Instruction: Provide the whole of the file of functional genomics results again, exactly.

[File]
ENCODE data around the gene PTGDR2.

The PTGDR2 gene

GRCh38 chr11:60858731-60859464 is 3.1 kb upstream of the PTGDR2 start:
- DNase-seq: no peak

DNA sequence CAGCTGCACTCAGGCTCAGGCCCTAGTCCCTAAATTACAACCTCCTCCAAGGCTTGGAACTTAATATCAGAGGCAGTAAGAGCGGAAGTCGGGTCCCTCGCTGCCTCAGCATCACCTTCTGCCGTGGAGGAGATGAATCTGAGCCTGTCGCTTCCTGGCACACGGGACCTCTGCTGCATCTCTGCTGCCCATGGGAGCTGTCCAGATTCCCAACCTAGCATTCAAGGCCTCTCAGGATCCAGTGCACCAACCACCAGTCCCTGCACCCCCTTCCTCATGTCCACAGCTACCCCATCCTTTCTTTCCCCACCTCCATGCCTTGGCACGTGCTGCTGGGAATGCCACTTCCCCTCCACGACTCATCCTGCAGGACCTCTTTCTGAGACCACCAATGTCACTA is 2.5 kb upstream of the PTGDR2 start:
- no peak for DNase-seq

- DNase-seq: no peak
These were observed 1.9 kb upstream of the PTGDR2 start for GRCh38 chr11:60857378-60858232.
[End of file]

ENCODE data around the gene PTGDR2.

The PTGDR2 gene

GRCh38 chr11:60858731-60859464 is 3.1 kb upstream of the PTGDR2 start:
- DNase-seq: no peak

DNA sequence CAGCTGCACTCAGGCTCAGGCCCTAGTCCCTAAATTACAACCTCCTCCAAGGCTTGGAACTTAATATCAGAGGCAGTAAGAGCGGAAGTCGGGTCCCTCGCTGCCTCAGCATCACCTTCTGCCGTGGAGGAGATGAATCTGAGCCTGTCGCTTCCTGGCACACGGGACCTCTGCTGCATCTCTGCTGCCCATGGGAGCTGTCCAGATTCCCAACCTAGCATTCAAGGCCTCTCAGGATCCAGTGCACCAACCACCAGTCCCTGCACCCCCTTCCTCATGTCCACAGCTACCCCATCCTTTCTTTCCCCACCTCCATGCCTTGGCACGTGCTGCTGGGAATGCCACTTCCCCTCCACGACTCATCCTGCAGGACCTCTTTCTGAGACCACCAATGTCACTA is 2.5 kb upstream of the PTGDR2 start:
- no peak for DNase-seq

- DNase-seq: no peak
These were observed 1.9 kb upstream of the PTGDR2 start for GRCh38 chr11:60857378-60858232.